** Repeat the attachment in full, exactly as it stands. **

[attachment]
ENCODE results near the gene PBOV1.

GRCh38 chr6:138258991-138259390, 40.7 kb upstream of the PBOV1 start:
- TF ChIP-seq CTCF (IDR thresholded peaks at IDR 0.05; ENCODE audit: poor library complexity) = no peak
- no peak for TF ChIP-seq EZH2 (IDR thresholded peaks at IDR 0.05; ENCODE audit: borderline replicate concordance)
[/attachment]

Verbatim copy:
ENCODE results near the gene PBOV1.

GRCh38 chr6:138258991-138259390, 40.7 kb upstream of the PBOV1 start:
- TF ChIP-seq CTCF (IDR thresholded peaks at IDR 0.05; ENCODE audit: poor library complexity) = no peak
- no peak for TF ChIP-seq EZH2 (IDR thresholded peaks at IDR 0.05; ENCODE audit: borderline replicate concordance)